Long-distance Trade in Prehistoric Europe; the Aegean origins of the Neolithic European cultures

Spondylus gaederopus is a species of marine bivalve mollusc, a thorny oyster in the family Spondylidae. This species is endemic to the Mediterranean Sea. Continue reading “Long-distance Trade in Prehistoric Europe; the Aegean origins of the Neolithic European cultures”

Obsidian findings distribution may imply sociocultural boundaries during the Late Neolithic on the Great Hungarian Plain

Chipped stone tool analysis is an essential aspect of prehistoric archaeological research throughout Europe, especially in regard to reconstructing developments in technology, dietary and subsistence practices, and socio-economic systems of exchange. Continue reading “Obsidian findings distribution may imply sociocultural boundaries during the Late Neolithic on the Great Hungarian Plain”

Intentional tooth removal in Neolithic Italy

The Italian Neolithic (c. 6500-3200 B.C.; Skeates 1994), while not a homogeneous period, displays continuity in many aspects of culture. Social life was based upon small villages of 25-200 people, supported by unintensified agricultural economies. In spite of a rich record of art and burial practices, little is known about gender-related behaviour and ritual practices. Continue reading “Intentional tooth removal in Neolithic Italy”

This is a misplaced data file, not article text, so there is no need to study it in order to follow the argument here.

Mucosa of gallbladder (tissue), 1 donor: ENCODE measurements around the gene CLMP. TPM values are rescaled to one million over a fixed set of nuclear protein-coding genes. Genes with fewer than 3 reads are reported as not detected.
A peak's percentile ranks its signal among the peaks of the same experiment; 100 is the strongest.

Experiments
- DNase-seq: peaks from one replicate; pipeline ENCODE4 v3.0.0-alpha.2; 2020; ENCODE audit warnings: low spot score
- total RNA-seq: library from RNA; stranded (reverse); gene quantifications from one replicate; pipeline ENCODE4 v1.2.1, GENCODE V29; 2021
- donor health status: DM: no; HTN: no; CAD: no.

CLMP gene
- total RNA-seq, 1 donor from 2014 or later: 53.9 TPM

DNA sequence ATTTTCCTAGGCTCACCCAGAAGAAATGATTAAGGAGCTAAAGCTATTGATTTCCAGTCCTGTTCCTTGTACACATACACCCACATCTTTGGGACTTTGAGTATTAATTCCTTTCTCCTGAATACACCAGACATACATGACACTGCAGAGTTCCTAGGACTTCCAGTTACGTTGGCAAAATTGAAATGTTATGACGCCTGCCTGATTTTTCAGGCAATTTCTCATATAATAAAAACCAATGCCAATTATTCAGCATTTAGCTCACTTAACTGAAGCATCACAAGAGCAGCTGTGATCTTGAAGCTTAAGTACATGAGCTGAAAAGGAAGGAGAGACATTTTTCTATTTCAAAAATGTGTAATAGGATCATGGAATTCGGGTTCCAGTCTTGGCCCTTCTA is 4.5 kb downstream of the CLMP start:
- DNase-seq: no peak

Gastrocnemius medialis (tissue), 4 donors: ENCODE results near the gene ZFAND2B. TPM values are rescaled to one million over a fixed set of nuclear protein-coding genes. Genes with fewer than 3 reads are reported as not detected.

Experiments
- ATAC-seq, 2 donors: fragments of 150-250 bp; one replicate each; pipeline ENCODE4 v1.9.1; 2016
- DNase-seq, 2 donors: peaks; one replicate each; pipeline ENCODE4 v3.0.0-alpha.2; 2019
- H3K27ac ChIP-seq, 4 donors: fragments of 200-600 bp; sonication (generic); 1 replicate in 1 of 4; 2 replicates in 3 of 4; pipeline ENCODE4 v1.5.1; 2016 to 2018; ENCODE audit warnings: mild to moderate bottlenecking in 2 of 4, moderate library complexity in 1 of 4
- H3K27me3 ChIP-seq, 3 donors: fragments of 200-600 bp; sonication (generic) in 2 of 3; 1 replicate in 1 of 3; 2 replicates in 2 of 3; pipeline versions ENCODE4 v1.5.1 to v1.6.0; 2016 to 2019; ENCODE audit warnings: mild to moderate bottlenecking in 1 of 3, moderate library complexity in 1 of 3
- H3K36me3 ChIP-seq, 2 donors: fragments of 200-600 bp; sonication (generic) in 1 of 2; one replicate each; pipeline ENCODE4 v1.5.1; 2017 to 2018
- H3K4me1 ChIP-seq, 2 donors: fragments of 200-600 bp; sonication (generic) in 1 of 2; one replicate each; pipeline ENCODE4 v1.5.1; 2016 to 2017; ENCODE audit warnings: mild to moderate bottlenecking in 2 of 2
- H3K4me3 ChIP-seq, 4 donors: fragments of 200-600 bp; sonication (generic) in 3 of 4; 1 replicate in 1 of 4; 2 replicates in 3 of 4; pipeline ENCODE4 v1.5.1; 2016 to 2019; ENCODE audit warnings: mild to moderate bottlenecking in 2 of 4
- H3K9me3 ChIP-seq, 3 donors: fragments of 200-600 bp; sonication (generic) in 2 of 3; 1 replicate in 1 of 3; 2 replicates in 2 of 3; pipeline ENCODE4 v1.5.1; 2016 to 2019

Wine production in the Early Neolithic South Caucasus

The earliest biomolecular archaeological and archaeobotanical evidence for grape wine and viniculture from the Near East, ca. 6,000–5,800 BC during the early Neolithic Period, was obtained by applying state-of-the-art archaeological, archaeobotanical, climatic, and chemical methods to newly excavated materials from two sites in Georgia in the South Caucasus. Continue reading “Wine production in the Early Neolithic South Caucasus”

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